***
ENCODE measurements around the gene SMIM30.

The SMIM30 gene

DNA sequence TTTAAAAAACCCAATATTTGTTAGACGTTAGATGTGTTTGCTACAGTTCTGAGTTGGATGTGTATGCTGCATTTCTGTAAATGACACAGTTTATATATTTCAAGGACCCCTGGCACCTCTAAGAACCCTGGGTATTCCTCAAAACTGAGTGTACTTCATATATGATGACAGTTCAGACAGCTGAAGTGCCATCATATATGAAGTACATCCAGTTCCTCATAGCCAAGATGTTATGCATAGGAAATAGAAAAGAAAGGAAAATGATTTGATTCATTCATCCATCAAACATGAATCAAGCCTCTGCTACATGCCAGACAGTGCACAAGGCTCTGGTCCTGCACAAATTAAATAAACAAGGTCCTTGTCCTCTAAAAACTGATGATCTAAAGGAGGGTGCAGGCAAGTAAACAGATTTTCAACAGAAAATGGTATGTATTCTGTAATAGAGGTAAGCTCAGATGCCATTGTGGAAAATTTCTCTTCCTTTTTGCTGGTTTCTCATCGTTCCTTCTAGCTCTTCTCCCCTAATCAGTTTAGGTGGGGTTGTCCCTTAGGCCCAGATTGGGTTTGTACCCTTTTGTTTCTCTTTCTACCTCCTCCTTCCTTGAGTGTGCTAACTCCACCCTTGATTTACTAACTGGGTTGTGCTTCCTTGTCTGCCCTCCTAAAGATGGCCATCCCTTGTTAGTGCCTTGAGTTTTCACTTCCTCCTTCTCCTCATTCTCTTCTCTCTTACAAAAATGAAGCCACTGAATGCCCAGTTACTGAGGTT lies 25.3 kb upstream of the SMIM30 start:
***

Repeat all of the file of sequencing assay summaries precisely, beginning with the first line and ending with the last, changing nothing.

ENCODE measurements around the gene SMIM30.

The SMIM30 gene

DNA sequence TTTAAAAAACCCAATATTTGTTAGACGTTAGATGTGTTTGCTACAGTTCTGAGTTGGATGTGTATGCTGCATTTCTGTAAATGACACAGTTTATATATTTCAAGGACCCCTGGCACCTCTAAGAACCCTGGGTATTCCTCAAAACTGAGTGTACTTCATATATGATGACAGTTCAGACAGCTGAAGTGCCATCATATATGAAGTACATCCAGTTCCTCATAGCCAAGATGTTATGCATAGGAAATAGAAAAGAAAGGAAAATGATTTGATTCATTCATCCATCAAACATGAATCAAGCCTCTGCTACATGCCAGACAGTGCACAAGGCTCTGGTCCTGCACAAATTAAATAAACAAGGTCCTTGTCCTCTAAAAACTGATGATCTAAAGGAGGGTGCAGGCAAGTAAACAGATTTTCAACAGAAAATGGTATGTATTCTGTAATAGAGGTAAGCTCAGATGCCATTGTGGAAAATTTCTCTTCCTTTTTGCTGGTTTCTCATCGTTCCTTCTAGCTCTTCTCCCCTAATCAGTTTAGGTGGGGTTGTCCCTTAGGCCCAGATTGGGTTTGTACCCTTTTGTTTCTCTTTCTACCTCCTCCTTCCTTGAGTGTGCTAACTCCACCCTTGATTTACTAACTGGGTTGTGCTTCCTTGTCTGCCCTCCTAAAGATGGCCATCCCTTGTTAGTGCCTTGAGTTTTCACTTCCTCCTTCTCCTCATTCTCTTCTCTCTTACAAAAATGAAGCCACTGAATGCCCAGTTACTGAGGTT lies 25.3 kb upstream of the SMIM30 start: